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  • Writer's pictureLuna Oiwa

A Bay Area Reuse Tour: Part 1 of 2

I spent almost three weeks this summer in the Bay Area. And since the Bay Area to me is a place full of deconstruction and building material reuse enthusiasts (in addition to other attractions like the Golden Gate Bridge, oldest Chinatown in the US, etc.), I thought it would be a waste not to take that time to visit some reuse centers!

As soon as this thought came to mind, I emailed the wonderful Timonie Hood, who works in the EPA’s Bay Area office and seems to be connected to just about everyone in the realm of reuse in some way or another. Within two hours, she responded with a whole list of reuse centers, the contact information of the individuals running those stores, and a “you can tell all of these folks I sent you”! So I did just that.

On my first stop, I had the honor of meeting Ted Reiff, the President and Founder of The Reuse People, in Oakland [1]. He gave me a warm welcome and launched straight into a generous tour.

The first thing to note about The Reuse People (TRP) is that it is a giant space. Now having lived in Manhattan for most of my life I have a low bar when it comes to the availability of space, but I think this place is objectively pretty big— 40,000 SF including the offices. It is filled with doors, cabinetry, sinks, lumber, carpet tiles, and so on, and of the many, many materials found in the store, an impressive 99% are salvaged as opposed to new. On top of collecting, storing, and selling materials, TRP offers large-scale project management and consulting services, as well as deconstruction trainings across the US (the Bay Area, Los Angeles, Cleveland, and Chicago).

Interestingly, next to TRP is a Habitat for Humanity Reuse Store. While the two look similar at first glance, Ted explained to me that they carry slightly different products. Habitat for Humanity is comparatively pickier about what it accepts and sells, and because it relies more on volunteer labor it is not as well-positioned to sell lumber (which requires a degree of expertise to sort and appraise) as TRP. The two stores actually boost each other’s sales thanks to their proximity.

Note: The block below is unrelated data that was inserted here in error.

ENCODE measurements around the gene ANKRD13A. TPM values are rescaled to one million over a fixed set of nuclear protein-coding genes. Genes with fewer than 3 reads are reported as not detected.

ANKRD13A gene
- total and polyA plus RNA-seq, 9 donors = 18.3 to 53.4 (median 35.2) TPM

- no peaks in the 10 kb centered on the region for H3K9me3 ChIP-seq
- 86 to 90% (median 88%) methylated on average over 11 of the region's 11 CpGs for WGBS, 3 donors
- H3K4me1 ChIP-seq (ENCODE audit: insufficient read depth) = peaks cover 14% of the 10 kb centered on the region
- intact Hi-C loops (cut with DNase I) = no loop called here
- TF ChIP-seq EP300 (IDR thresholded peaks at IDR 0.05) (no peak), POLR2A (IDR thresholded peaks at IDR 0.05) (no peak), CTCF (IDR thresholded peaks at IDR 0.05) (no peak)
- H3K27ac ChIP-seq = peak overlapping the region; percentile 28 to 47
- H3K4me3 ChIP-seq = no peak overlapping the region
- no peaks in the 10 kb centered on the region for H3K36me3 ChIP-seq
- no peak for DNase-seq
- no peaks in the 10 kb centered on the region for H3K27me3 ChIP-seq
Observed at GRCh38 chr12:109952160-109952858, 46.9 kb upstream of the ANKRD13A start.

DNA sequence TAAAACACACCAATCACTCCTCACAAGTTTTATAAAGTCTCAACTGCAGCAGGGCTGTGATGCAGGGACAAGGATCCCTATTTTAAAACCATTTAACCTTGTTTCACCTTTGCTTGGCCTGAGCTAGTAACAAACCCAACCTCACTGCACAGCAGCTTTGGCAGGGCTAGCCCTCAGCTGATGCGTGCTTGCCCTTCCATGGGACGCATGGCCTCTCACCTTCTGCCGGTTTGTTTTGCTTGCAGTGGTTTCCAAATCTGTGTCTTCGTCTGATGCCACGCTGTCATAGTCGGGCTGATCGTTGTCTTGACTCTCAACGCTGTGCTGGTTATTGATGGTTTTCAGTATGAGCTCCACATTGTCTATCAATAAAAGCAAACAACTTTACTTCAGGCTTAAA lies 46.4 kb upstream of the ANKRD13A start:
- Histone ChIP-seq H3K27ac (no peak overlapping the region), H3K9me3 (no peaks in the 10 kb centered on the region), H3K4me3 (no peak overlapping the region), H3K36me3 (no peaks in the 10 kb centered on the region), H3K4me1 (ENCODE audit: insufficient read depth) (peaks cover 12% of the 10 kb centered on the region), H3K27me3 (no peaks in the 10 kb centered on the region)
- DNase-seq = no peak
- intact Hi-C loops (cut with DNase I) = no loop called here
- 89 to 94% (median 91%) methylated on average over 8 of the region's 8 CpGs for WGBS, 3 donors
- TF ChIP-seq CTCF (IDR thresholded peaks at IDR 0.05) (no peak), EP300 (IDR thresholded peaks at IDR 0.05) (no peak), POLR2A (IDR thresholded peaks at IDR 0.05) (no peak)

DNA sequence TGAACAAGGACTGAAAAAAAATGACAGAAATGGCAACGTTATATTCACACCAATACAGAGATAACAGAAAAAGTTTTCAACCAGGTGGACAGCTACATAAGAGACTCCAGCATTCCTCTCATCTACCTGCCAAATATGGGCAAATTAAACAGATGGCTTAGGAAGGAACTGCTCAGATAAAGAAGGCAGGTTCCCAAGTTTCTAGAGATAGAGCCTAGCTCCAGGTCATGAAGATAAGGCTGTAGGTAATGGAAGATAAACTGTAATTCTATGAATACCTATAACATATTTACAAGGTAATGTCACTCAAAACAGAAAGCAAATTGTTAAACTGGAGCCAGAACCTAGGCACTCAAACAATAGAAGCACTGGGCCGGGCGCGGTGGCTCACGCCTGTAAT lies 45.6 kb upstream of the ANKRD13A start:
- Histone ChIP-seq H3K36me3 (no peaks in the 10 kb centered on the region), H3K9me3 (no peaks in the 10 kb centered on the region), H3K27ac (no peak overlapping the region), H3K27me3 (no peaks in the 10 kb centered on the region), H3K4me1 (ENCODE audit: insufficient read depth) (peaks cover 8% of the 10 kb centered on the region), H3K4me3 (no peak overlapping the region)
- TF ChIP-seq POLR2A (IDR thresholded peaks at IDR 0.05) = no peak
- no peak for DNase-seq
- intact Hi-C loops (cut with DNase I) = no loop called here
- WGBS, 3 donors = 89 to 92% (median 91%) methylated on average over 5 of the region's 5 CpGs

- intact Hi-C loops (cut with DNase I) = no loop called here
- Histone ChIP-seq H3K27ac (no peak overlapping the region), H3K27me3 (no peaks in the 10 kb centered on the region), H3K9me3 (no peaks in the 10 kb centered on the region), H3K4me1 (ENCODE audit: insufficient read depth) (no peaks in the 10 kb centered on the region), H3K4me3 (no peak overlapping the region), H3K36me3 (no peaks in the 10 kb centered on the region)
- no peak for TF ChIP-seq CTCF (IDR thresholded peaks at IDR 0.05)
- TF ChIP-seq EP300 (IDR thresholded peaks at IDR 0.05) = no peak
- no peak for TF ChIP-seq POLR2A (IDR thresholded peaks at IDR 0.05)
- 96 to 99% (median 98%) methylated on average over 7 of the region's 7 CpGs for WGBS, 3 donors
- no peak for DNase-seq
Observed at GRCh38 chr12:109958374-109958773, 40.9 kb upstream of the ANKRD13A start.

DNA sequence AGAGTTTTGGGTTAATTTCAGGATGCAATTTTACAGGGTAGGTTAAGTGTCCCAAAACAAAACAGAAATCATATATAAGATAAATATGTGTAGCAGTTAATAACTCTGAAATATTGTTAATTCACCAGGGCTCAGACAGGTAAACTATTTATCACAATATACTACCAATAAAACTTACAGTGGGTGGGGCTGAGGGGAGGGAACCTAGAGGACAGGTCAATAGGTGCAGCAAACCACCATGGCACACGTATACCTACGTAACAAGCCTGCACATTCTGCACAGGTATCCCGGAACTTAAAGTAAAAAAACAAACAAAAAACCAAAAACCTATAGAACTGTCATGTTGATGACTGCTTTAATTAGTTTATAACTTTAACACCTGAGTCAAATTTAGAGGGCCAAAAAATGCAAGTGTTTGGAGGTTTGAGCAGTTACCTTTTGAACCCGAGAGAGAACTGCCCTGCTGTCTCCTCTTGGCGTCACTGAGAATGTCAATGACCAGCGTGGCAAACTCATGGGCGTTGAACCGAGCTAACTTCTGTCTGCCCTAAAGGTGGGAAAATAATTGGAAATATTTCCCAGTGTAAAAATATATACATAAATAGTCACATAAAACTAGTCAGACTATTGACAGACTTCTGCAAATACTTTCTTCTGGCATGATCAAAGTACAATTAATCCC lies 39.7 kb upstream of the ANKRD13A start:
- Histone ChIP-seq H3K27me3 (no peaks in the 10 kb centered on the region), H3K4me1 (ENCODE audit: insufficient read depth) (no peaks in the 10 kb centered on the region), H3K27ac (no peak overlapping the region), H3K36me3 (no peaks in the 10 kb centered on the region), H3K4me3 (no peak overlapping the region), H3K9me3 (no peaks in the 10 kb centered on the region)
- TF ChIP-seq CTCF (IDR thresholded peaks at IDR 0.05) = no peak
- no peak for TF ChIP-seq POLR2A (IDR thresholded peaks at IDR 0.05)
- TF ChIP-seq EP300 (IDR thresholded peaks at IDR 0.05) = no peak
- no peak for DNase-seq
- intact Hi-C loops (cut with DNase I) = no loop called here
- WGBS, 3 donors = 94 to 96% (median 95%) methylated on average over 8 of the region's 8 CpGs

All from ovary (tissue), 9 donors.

I asked Ted about the scalability of deconstruction and reuse, and he said that in a lot of ways, technology would help with that. I asked if he’d heard about Google’s interest in deconstruction, and he responded that he does not believe that Google is as serious as it says about deconstruction based on personal experience. In his experience, perfectly deconstructable buildings under Google’s management were never deconstructed despite the company’s promises to do so.

Ah, I thought. This is exactly the kind of insight I would never have gotten solely through reading online publications.

When I asked him about his vision for the future, Ted said that he is interested in exploring the market for reused goods in foreign countries.

“But isn’t it more environmentally sustainable to keep materials local?”

“There are already new materials being shipped to Ghana, so why not do the same for older materials?” He had a point.

Next, I met up with the great Timonie Hood herself at one of her favorite Burmese restaurants in San Mateo.

We sat outside; me in the shade and her in the California sun. Over tea leaf salad and garlic noodles, she told me her life story.

She had been an environmentalist from the start. In her early days, she had taken part in protests against McDonald’s use of Styrofoam (now a relic of the past, as she happily pointed out). When she was told that she wouldn’t get far through protests because she didn’t understand policy, she decided to go to law school. From there, she worked an “environmental” intern position that turned out to be controlled by wealthy, polluting businesses. She was then recruited to manage a colorful group of civilian and military staff members and run the recycling program of a 35,000-person military installation. She then joined the EPA and has since worked on a wide range of projects— among them a design-for-deconstruction competition titled The Lifecycle Building Challenge, green building projects in partnership with indigenous tribes, and a zero waste plan on Guam. And since late 2017, she has been co-leading the Bay Area Deconstruction Workgroup, bringing deconstruction and reuse experts together with government officials to advance policies and actions [2]. When she was finished with her introduction, my own felt very short indeed.